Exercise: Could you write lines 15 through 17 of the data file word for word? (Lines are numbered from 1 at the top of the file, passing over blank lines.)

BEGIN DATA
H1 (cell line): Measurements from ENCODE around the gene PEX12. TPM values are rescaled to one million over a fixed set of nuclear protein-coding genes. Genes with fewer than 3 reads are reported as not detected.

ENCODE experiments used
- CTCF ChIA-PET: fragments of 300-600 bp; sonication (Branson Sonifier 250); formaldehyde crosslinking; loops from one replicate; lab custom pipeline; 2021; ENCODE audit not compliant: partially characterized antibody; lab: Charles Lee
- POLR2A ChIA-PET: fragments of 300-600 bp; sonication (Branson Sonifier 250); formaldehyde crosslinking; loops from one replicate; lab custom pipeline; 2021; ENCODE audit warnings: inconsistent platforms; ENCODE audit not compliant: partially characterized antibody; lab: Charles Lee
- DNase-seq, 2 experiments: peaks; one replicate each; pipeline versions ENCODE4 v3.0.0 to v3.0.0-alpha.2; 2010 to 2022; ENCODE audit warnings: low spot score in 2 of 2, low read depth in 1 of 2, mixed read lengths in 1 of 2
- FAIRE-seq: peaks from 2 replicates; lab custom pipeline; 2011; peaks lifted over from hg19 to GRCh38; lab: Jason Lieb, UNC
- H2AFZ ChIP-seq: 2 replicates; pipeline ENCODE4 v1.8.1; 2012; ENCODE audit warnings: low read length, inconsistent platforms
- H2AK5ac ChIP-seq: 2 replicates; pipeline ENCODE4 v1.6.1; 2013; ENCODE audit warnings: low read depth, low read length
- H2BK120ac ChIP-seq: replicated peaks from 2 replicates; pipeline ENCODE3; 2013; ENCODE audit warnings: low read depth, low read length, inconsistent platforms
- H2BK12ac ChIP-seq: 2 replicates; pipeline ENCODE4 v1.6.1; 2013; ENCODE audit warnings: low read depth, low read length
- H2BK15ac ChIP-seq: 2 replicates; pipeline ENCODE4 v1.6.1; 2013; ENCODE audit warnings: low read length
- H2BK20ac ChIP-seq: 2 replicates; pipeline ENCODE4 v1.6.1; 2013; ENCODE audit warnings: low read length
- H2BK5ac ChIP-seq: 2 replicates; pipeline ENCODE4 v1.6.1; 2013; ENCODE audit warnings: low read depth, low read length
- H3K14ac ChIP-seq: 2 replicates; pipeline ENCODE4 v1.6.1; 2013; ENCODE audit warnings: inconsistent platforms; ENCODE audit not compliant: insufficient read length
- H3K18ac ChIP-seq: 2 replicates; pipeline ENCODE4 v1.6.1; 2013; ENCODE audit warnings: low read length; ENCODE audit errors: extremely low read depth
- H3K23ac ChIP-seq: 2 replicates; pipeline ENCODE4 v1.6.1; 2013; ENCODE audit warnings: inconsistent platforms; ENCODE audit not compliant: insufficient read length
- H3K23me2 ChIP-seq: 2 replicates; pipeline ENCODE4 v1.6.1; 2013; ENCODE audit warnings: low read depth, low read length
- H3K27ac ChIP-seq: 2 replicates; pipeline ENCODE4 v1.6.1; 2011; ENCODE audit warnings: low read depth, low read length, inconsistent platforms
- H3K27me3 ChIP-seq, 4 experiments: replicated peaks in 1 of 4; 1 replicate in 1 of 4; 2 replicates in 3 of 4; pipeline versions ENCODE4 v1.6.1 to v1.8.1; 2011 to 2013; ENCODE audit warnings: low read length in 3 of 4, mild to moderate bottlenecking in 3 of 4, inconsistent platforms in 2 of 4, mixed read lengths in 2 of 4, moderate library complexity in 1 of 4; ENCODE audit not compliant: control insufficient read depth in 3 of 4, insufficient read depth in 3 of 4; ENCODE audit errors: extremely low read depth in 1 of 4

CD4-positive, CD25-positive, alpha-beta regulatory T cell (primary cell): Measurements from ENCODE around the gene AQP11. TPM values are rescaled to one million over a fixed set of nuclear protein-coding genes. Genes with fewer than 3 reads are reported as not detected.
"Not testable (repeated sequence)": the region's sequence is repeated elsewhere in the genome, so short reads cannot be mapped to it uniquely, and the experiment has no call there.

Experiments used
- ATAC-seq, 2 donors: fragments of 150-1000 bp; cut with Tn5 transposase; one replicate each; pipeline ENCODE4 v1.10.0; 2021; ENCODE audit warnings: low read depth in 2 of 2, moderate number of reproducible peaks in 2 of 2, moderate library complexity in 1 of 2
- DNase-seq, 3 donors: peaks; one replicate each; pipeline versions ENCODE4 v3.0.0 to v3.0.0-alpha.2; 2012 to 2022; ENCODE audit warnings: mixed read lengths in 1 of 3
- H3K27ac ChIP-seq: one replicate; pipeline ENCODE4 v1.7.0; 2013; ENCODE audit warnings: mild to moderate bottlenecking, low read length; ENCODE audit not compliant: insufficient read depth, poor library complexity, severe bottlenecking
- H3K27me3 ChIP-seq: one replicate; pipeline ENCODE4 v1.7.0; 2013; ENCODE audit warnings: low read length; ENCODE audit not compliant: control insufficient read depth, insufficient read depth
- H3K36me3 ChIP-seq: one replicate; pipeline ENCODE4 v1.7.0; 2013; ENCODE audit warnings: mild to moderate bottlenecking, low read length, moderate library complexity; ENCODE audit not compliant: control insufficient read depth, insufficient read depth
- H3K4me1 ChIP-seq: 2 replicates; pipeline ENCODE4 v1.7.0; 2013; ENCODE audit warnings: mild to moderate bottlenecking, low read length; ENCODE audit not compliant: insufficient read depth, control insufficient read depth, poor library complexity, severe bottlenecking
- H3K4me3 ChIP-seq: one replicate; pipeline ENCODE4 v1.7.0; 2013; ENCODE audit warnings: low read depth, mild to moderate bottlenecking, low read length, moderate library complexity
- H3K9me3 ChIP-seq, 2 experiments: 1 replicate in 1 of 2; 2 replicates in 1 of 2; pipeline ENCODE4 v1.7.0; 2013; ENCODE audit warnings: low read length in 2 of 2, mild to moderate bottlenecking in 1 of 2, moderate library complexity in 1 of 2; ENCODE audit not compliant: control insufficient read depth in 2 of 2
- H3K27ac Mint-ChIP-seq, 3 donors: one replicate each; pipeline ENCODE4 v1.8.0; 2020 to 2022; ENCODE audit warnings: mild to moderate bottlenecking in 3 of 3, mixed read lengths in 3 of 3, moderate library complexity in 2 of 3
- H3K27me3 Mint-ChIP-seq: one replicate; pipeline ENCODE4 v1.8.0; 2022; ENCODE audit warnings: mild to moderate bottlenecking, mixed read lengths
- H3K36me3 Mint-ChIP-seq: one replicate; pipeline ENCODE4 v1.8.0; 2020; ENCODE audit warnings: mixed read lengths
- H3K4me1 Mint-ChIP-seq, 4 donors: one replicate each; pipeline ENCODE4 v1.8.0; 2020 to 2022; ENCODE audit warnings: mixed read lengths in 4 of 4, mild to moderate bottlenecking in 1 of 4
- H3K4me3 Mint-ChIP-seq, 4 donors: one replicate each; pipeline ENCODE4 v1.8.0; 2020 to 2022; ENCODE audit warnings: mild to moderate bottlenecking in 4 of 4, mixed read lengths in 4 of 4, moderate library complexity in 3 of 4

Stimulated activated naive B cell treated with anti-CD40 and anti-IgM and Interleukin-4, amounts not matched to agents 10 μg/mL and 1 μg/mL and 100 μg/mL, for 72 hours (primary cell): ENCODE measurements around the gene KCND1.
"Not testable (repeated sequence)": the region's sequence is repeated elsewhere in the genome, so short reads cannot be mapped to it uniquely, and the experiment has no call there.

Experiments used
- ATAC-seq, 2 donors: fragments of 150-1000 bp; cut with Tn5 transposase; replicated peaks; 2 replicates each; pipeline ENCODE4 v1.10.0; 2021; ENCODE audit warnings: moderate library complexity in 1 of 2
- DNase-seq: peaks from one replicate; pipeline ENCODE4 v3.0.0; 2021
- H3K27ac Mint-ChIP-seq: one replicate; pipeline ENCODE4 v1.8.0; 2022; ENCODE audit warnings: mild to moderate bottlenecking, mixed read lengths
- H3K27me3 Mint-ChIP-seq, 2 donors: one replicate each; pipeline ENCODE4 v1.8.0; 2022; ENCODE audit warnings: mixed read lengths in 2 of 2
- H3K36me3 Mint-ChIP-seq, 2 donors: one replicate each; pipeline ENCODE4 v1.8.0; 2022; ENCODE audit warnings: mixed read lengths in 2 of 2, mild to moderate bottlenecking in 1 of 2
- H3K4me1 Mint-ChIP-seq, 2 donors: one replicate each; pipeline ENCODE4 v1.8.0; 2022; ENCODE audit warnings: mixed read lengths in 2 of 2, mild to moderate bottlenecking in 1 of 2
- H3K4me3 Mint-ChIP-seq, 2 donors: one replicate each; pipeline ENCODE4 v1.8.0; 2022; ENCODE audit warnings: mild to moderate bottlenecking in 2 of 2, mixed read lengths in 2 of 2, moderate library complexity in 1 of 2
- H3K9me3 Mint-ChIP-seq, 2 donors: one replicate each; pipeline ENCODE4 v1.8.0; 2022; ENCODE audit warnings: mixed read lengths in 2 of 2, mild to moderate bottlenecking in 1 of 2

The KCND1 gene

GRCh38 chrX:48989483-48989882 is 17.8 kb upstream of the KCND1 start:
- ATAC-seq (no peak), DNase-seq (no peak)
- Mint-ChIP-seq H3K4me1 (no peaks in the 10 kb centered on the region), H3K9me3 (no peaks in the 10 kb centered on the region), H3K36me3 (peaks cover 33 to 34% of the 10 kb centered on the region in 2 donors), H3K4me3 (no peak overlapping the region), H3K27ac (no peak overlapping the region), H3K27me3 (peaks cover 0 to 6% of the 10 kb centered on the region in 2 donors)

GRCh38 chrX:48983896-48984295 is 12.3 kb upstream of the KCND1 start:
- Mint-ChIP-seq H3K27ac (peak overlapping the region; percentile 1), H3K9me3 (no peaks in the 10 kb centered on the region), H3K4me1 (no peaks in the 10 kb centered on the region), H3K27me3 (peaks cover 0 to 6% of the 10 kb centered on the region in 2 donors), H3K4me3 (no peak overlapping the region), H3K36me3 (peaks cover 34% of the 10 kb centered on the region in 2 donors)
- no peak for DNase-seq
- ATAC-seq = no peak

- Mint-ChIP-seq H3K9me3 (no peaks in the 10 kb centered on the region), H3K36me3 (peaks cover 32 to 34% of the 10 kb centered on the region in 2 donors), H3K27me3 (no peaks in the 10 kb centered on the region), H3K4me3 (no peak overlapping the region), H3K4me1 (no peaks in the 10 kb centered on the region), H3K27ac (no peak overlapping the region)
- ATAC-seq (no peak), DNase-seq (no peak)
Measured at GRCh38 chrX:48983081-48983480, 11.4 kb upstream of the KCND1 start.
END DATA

- H3K18ac ChIP-seq: 2 replicates; pipeline ENCODE4 v1.6.1; 2013; ENCODE audit warnings: low read length; ENCODE audit errors: extremely low read depth
- H3K23ac ChIP-seq: 2 replicates; pipeline ENCODE4 v1.6.1; 2013; ENCODE audit warnings: inconsistent platforms; ENCODE audit not compliant: insufficient read length
- H3K23me2 ChIP-seq: 2 replicates; pipeline ENCODE4 v1.6.1; 2013; ENCODE audit warnings: low read depth, low read length